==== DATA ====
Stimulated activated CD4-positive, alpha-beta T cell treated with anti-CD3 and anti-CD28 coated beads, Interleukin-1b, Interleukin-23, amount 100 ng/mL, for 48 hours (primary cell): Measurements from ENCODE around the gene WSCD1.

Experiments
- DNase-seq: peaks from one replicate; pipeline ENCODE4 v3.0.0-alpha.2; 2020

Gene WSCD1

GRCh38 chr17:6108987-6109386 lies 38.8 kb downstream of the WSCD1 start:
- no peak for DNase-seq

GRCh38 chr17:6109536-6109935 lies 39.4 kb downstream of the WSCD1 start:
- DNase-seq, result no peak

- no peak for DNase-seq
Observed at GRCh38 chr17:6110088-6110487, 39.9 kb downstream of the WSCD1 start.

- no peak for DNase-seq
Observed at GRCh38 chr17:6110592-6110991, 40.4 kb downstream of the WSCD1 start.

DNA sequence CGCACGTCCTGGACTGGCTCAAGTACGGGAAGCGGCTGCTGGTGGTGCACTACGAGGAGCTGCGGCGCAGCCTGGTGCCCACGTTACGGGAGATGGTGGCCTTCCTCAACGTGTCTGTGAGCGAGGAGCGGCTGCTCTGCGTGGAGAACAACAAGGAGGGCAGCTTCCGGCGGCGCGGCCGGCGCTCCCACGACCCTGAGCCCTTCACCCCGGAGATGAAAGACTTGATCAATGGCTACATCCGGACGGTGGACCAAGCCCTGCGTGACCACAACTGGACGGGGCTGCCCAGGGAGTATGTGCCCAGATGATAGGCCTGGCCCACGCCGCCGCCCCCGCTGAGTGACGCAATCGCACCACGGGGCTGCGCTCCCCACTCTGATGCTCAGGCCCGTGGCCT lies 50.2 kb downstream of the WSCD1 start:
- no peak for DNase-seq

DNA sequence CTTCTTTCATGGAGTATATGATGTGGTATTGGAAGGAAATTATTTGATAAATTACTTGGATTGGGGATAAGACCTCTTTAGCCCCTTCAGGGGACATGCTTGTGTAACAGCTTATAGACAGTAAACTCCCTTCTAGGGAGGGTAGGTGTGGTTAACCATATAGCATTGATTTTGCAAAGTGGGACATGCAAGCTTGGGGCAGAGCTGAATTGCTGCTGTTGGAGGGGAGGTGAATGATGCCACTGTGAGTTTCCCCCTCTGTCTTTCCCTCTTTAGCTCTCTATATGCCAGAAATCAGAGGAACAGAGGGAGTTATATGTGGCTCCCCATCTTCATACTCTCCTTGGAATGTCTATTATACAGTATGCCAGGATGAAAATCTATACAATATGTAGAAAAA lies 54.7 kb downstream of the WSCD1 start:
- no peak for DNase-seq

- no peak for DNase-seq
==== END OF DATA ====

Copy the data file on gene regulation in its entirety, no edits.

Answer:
Stimulated activated CD4-positive, alpha-beta T cell treated with anti-CD3 and anti-CD28 coated beads, Interleukin-1b, Interleukin-23, amount 100 ng/mL, for 48 hours (primary cell): Measurements from ENCODE around the gene WSCD1.

Experiments
- DNase-seq: peaks from one replicate; pipeline ENCODE4 v3.0.0-alpha.2; 2020

Gene WSCD1

GRCh38 chr17:6108987-6109386 lies 38.8 kb downstream of the WSCD1 start:
- no peak for DNase-seq

GRCh38 chr17:6109536-6109935 lies 39.4 kb downstream of the WSCD1 start:
- DNase-seq, result no peak

- no peak for DNase-seq
Observed at GRCh38 chr17:6110088-6110487, 39.9 kb downstream of the WSCD1 start.

- no peak for DNase-seq
Observed at GRCh38 chr17:6110592-6110991, 40.4 kb downstream of the WSCD1 start.

DNA sequence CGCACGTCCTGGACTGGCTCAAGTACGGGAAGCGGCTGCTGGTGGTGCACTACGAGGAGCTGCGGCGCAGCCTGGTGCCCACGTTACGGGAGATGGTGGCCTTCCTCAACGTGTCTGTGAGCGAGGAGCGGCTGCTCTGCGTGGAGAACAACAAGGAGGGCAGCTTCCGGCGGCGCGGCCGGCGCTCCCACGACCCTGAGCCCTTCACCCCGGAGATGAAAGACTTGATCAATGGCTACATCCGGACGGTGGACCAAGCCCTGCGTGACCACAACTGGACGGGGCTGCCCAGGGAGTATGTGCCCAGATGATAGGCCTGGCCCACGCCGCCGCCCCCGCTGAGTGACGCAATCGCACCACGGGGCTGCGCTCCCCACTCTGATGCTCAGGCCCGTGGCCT lies 50.2 kb downstream of the WSCD1 start:
- no peak for DNase-seq

DNA sequence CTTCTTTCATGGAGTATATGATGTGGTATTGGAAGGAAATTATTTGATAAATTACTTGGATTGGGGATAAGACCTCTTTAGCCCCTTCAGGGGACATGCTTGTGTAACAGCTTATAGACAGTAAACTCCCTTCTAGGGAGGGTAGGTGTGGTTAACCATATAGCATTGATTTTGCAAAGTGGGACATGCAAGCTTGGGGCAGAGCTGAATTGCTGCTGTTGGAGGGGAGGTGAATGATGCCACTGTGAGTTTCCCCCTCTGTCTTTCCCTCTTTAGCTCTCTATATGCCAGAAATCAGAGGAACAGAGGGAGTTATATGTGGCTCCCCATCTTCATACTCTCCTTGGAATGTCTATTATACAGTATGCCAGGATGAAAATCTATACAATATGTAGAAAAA lies 54.7 kb downstream of the WSCD1 start:
- no peak for DNase-seq

- no peak for DNase-seq